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Who will the Knicks Buy out Next?

With the Knicks coming to town, it gives me an opportunity to do one of my favorite things - bash Isiah Thomas.  I just re-read last December's edition, and I must say, it always brings a smile to my face to see how lame the Knicks are.

One of the most obvious admissions of a mistake in the NBA is to buy out and/or waive a player with a guaranteed contract.  Someone on your roster is clearly not worth what they are being paid, to the point where you would rather they simply not be on your team.  It is a painful decision from a financial standpoint, but in some cases the best thing for the team going forward.

Most teams never waive a guaranteed contract, but it does happen from time to time.  Often a player who was included in a trade to make the salary cap math work is immediately waived by the receiving team, who never actually wanted that player in the first place.  The most embarrassing form of buy out of course is when you have to buy out a contract that you negotiated in the first place.

By my count, the Knicks have bought out five players in a less than three years - Shandon Anderson, Jerome Williams, Maurice Taylor, Jalen Rose and Dan Dickau.  And who knows, I may be missing some.  In addition to those five, Allan Houston retired during that time.  Combined, those six players cost the Knicks about $70M while they weren't playing for them - and you can double that given that the Knicks annually pay the luxury tax.  You can't really hang all of the Allan Houston money on Isiah - the guy's knees went bad.  But still, that's astoundingly bad fiscal management.

And here we are again, back on the buy out watch.  The New York Daily News used the dreaded b-word in association with Stephon Marbury, owed $42M for this season and next season, suggesting that the Knicks were trying to reduce his role or get rid of him.  And right on cue, the petulant Starbury skipped practice in Phoenix today and the Knicks aren't really sure where he is right now.  So if Starbury is your favorite player and you were hoping to see him tomorrow night at Staples, you may be out of luck.  (Of course, if Starbury is your favorite player, you have other issues.)

Who knows if the buy out rumors are true?  If nothing else, Marbury's reaction will certainly fuel the rumors, and now, even if the Knicks weren't thinking about it before, they may have to.  One thing is for certain - as the 3rd highest player in the NBA (Update [2007-11-13 21:7:33 by ClipperSteve]: make that 3rd highest paid player) (only KG and Shaq make more, believe it or not), he's not remotely tradeable.  

Of course, there are other buy out candidates on the Knicks' bloated roster.  How about Jerome James (owed $18.6M over 3 seasons)?  James is injured and out indefinitely, in addition to sucking quite unindefinitely (that is, he definitely sucks).  By the way, here's what Isiah had to say about James' injury:  

When we got Eddy Curry, that really changed everything.  The injuries for him, that's part of the game, I feel bad that he's been injured. That's how it goes sometimes in this league. Injuries are part of the game.

Isiah and the Knicks signed Curry less than 2 months after they signed James.  So the fact that 'everything really changed?'  That was Isiah changing it, because apparently he can't think more than a couple days into the future - forget about two whole months.  When Isiah was later asked if injuries are part of the game, he replied 'Yes.'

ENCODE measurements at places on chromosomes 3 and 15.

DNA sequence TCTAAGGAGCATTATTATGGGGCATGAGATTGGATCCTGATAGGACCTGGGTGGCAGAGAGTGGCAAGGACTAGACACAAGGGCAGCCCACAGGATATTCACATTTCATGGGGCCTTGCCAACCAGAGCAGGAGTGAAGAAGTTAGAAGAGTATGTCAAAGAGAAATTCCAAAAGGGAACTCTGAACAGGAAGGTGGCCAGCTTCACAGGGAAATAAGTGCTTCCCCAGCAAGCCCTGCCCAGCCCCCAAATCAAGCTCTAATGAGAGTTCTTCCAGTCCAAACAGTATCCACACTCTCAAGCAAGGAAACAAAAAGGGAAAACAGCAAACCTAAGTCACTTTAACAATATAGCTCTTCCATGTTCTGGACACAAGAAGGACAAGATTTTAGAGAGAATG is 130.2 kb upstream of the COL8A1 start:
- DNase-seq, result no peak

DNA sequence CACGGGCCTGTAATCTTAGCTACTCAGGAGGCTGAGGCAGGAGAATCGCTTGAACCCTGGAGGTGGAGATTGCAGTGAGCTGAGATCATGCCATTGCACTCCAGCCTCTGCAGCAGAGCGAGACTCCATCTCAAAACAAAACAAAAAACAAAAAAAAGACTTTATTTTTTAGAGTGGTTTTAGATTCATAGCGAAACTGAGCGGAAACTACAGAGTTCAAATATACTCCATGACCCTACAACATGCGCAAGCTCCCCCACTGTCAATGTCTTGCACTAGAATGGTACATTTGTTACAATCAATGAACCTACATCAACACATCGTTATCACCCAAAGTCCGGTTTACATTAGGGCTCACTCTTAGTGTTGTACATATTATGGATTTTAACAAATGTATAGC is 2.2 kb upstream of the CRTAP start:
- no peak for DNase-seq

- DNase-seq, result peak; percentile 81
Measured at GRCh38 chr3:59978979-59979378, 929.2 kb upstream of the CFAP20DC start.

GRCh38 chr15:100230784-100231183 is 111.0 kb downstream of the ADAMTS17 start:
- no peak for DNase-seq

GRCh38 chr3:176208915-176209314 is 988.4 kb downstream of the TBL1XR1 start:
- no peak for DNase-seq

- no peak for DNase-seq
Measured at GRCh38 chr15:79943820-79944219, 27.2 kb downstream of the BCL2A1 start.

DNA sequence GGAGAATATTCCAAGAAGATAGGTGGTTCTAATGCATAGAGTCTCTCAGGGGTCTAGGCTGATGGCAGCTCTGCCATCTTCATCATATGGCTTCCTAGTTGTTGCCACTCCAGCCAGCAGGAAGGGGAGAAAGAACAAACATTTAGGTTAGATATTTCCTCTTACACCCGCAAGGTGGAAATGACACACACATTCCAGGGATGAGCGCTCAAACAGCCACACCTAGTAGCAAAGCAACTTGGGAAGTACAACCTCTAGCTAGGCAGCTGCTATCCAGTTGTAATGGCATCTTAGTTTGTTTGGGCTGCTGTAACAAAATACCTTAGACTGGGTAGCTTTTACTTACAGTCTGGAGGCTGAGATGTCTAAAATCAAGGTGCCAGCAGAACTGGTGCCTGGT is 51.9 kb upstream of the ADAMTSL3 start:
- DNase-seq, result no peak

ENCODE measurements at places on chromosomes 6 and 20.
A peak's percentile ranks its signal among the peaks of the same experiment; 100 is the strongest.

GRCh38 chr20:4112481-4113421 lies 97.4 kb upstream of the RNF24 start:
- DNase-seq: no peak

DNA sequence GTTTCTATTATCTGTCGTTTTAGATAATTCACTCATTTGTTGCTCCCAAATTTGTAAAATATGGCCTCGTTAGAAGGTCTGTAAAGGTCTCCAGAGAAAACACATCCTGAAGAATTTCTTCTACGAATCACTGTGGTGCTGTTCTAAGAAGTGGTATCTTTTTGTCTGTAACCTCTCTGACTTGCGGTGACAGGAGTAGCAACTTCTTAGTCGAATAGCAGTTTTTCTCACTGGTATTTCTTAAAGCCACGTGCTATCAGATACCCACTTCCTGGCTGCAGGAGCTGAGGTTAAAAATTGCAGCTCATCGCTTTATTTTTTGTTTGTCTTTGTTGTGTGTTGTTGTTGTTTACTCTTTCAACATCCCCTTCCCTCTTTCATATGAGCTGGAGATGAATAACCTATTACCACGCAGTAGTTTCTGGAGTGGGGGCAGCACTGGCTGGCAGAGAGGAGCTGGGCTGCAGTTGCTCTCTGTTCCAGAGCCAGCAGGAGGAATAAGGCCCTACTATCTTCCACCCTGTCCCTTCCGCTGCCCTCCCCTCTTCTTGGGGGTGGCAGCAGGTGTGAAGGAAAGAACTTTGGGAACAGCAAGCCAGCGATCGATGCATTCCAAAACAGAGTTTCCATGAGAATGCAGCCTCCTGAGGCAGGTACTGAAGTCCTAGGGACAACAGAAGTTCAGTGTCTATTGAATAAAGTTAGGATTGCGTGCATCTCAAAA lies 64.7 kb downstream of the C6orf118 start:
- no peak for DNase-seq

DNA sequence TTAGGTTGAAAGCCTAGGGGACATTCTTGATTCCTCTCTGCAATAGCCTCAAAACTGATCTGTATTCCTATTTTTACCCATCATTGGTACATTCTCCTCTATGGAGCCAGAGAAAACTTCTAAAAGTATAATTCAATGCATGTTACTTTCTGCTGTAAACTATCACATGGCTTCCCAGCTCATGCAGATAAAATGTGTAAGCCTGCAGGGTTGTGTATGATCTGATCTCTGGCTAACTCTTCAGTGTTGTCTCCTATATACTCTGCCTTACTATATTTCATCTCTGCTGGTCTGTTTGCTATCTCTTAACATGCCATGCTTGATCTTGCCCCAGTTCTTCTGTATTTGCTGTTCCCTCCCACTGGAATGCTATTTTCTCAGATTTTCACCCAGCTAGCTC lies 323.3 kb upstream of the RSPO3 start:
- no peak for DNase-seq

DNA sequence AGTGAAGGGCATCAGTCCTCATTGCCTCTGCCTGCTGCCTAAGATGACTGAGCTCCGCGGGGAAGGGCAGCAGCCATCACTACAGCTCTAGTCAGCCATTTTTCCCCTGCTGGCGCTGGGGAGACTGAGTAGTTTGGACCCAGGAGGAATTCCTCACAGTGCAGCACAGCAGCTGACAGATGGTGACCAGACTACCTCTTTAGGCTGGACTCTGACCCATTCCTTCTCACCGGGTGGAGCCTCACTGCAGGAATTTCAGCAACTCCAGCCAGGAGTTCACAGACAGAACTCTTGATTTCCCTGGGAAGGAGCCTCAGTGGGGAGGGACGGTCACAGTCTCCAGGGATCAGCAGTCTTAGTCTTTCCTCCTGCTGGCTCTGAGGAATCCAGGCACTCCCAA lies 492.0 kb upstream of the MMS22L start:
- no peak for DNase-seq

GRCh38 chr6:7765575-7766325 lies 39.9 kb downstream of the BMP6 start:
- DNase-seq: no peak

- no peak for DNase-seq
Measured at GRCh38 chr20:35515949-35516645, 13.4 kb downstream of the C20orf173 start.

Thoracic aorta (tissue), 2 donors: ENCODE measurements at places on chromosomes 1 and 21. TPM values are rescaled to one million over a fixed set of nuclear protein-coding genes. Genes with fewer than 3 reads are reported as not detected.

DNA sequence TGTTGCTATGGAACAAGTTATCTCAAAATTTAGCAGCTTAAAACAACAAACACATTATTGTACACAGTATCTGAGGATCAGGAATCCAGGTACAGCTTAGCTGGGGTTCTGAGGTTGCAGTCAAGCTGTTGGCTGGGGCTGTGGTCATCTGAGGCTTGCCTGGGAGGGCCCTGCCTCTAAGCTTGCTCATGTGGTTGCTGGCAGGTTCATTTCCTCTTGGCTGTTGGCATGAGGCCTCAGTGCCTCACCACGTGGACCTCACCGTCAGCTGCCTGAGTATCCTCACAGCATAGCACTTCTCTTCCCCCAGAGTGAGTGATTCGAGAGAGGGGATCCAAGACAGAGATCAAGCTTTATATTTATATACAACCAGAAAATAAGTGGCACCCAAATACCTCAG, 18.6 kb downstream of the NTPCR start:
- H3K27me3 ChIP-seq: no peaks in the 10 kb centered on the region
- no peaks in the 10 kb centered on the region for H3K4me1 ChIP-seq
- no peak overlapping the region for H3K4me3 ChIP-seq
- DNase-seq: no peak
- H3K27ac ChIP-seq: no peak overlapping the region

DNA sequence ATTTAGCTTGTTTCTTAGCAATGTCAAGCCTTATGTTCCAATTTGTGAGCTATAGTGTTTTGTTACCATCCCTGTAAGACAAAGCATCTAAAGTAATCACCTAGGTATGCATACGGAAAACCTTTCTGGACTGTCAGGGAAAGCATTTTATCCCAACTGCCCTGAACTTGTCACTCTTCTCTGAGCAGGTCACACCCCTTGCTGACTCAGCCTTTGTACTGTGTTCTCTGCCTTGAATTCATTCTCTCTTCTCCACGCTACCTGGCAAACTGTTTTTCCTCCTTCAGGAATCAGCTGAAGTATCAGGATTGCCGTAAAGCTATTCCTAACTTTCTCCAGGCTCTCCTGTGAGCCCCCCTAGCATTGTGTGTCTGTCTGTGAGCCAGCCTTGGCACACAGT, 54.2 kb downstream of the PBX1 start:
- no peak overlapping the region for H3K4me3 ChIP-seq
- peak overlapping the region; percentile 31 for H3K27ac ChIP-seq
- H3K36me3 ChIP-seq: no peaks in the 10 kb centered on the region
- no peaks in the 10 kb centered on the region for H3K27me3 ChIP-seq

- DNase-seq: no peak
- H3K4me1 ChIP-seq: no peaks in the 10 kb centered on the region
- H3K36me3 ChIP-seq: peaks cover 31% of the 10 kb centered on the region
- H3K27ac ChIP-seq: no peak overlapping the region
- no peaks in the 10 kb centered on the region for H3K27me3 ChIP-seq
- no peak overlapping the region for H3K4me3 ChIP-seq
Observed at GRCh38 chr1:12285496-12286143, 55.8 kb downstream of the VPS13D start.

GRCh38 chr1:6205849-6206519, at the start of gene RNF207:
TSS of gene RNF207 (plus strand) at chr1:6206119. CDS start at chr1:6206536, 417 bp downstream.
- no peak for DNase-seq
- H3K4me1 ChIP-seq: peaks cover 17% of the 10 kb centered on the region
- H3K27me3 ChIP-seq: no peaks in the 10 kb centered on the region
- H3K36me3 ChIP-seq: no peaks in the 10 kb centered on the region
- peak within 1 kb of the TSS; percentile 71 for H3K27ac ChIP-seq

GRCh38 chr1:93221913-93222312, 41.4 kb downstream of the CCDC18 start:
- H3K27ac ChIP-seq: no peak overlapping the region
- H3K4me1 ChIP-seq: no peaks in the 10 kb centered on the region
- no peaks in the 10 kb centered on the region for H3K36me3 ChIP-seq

Then there's Malik Rose (owed $14.7M over two seasons).  Rose has played 18 minutes so far this season and has yet to score or pull down a rebound.  He is paid over $86,000 every single game to do this.

So while Marbury appears to be on the inside track to be the next Knick buy out, neither James nor Rose should be counted out.  (On any other team, Eddy Curry, Zach Randolph, Quentin Richardson, Jared Jeffries and Jamal Crawford would look really overpaid - on this team, they are friggin' bargains.)

As you might imagine, keeping all this dead weight (a lot of it in the case of Jerome James) around can make the usual roster crunch especially difficult.  Indeed, consider the plight of a couple of 2007 second round draft picks.

Demetris Nichols was the 53rd pick in the 2007 draft.  Drafted by Portland, he was included in the Steve Francis for Zach Randolph deal, essentially in a side deal that sent the Knicks' 2008 second round pick to the Blazers.  Nichols was waived prior to the beginning of the season.  The Knicks gave up next year's second round pick and got nothing in return.

Jared Jordan was the 45th pick, drafted as you know by the Clippers.  On Sept. 30th, directly prior to the beginning of training camp, the Knicks obtained Jordan in exchange for cash considerations.  Less than a month later they waived him.  Sure, it only cost them money, and apparently that has no value to the Knicks, but it sure seems strange to go to the trouble of acquiring a guy prior to camp only to cut him before the season.  Presumably they knew the roster was crowded before they acquired him.  I mean, Isiah can count to 15, right?

So even though Isiah has proven to be very good at one thing, evaluating talent in the NBA draft, his accumulated other problems are now limiting his ability to improve the Knicks through the draft.  For one thing, he has continually traded away high draft picks for overpaid players (not one but two lottery picks for the privilege of giving Eddy Curry $50M).  Now he's got so many bad, long term contracts on the team, he can't keep his second round picks.

And since this post is about the Knicks roster, I won't even bring up the fight with the Nuggets last year or the law suit.